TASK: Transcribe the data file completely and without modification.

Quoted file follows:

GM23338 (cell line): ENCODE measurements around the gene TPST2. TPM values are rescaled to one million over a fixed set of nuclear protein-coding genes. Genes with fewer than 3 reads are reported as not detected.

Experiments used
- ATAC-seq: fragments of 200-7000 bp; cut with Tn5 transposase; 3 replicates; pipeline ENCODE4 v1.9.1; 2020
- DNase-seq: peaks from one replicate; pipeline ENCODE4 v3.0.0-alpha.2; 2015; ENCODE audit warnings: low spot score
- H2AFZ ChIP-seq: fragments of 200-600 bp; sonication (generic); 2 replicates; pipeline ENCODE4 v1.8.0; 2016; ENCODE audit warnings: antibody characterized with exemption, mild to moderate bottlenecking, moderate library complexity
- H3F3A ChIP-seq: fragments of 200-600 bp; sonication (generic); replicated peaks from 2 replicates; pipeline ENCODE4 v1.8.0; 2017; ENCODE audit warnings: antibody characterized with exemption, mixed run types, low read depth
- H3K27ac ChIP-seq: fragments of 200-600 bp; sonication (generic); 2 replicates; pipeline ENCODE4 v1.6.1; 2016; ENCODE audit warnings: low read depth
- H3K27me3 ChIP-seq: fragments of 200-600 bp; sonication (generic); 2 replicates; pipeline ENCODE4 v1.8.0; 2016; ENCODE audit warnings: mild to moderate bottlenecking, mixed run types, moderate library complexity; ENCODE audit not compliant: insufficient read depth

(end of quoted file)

GM23338 (cell line): ENCODE measurements around the gene TPST2. TPM values are rescaled to one million over a fixed set of nuclear protein-coding genes. Genes with fewer than 3 reads are reported as not detected.

Experiments used
- ATAC-seq: fragments of 200-7000 bp; cut with Tn5 transposase; 3 replicates; pipeline ENCODE4 v1.9.1; 2020
- DNase-seq: peaks from one replicate; pipeline ENCODE4 v3.0.0-alpha.2; 2015; ENCODE audit warnings: low spot score
- H2AFZ ChIP-seq: fragments of 200-600 bp; sonication (generic); 2 replicates; pipeline ENCODE4 v1.8.0; 2016; ENCODE audit warnings: antibody characterized with exemption, mild to moderate bottlenecking, moderate library complexity
- H3F3A ChIP-seq: fragments of 200-600 bp; sonication (generic); replicated peaks from 2 replicates; pipeline ENCODE4 v1.8.0; 2017; ENCODE audit warnings: antibody characterized with exemption, mixed run types, low read depth
- H3K27ac ChIP-seq: fragments of 200-600 bp; sonication (generic); 2 replicates; pipeline ENCODE4 v1.6.1; 2016; ENCODE audit warnings: low read depth
- H3K27me3 ChIP-seq: fragments of 200-600 bp; sonication (generic); 2 replicates; pipeline ENCODE4 v1.8.0; 2016; ENCODE audit warnings: mild to moderate bottlenecking, mixed run types, moderate library complexity; ENCODE audit not compliant: insufficient read depth